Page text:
Monday, January 31, 2011

Seven Eagles on the Lake Michigan shore this morning

In the pale blue morning light I saw seven American bald eagles playing on the frozen ice and in the air.

A couple of them were perched on an ice foot (ice that extends into the water) and the others seemed to be playing tag before they sat down together on the frozen beach like poker players at a table. 

 There were ducks out in the open water. 

 The eagle pictured is carrying a fish, its favorite food.

Photo by Steve Damstra

Thursday, January 27, 2011

Cross Country Skiing

Pigeon Creek County Park
A great place to ski
The woods were very quiet and all I could hear was the shush shush shush of my cross country skis. Usually the chickadees will follow me in the tree tops. The trees were swathed in heavy white fox fur capes and hats and a few dark blue berries were still clinging to their stalks. At Pigeon Creek Park, the groomed trails are for skiers and are marked easy or difficult. I stayed on an easy trail that led me to the creek. Its dark waters ran between snowy banks and the silent trees were reflected in their waters.

I saw the hoof prints of deer, rabbits and a few other small mammals. Squirrels had dropped some shells onto the snow from the treetops but I saw nary one squirrel.

Pigeon Creek is a tributary to Lake Michigan. It could not be more peaceful as I skied over the beautiful forested terrain.

Wednesday, January 26, 2011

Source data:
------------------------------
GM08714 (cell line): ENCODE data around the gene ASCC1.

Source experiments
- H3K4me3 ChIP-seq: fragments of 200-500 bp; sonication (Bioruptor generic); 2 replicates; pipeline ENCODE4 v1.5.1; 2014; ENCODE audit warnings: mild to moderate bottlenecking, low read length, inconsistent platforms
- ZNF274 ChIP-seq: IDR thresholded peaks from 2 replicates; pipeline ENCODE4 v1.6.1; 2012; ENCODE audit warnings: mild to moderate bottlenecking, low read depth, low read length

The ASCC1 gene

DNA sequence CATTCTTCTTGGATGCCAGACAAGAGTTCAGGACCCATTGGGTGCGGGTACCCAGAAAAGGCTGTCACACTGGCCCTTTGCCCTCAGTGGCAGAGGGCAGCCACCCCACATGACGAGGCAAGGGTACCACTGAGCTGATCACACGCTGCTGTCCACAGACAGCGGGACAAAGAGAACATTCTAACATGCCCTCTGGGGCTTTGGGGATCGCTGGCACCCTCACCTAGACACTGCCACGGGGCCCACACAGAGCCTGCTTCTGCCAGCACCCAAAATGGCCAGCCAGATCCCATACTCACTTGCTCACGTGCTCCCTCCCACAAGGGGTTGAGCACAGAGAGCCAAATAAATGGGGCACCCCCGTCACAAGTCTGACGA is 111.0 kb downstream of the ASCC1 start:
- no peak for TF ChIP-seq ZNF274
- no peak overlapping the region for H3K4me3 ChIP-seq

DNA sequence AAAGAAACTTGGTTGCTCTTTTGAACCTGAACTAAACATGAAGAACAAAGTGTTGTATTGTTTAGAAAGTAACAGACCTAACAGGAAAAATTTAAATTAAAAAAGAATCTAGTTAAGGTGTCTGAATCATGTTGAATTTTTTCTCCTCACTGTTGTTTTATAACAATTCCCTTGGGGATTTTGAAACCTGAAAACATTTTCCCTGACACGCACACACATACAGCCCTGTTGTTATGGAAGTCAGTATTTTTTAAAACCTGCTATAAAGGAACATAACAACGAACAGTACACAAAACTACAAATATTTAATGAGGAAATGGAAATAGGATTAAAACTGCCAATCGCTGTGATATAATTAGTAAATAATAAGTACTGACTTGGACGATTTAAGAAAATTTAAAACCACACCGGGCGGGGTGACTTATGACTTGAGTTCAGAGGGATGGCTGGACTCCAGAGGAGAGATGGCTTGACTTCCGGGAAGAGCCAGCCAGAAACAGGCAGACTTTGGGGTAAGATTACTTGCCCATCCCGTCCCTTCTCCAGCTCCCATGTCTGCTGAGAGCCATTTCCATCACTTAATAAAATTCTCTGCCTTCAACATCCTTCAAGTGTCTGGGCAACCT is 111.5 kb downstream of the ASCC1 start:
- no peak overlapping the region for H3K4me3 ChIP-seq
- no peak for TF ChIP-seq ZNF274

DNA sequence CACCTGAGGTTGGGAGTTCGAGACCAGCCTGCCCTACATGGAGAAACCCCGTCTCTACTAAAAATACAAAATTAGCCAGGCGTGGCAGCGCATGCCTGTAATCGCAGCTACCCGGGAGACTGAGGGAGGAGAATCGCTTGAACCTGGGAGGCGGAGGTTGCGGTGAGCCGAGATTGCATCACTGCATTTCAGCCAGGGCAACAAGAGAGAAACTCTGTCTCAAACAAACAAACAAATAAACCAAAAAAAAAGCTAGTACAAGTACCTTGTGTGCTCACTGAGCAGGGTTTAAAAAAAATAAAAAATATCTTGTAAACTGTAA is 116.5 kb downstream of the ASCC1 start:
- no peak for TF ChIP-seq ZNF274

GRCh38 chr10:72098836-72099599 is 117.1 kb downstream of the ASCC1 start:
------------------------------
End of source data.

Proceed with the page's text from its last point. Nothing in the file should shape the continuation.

American Bald Eagle Eyeballs Ducks

We are seeing eagles and lots of ducks lately.  This photo was taken on the Grand River near Lake Michigan. 

The birds are attracted to open water.

Photo by Steve Damstra.

Tuesday, January 25, 2011

Beach Scene on Lake Michigan: Winter

Grand Haven beach on Lake Michigan covered with ice and snow.  In the background is the pier.

Wave and wind action creates ice ridges when the weather is as cold as it has been the past few days.

Today I saw three American bald eagles.  They have their courtship rituals in February.  In the Middle Ages people thought February 14 (Valentine's Day) is the day the birds get married.

Wednesday, January 19, 2011

Let Them Eat Carp Milwaukee Journal Sentinal + map

Expanding the commercial Asian carp export market to China is among several measures outlined in the Obama administration's "2011 Asian Carp Control Strategy Framework," a $47 million plan to prevent the jumbo carp from infesting the Great Lakes. China already has a taste and demand for the mild, flaky, white fish, which is considered a delicacy.

Illinois Gov. Pat Quinn announced a $2 million program last July to boost commercial fishing for Asian carp on stretches of the Illinois River and sell them in China. The state contracted with a Chinese meat processing company and an Illinois commercial fishing company to harvest 30 million pounds from Illinois rivers.

Asian carp can jump across the length of a boat. Fishermen literally herd them into nets or shock them out of the water. The fish don't take bait off hooks. They eat plankton, not other fish.
The Asian grass carp was introduced deliberately into the U.S. in 1963 for aquatic weed control. Another species, silver carp, was imported from Asia in the 1970s to control algae growth in aquaculture and municipal wastewater treatment facilities, but it quickly escaped captivity.
Chapman acknowledges they can be delicious. He has">a three-part video series on YouTube that takes viewers from a boat, with Asian carp leaping all around, to the kitchen, where he explains how to debone and cook the fish.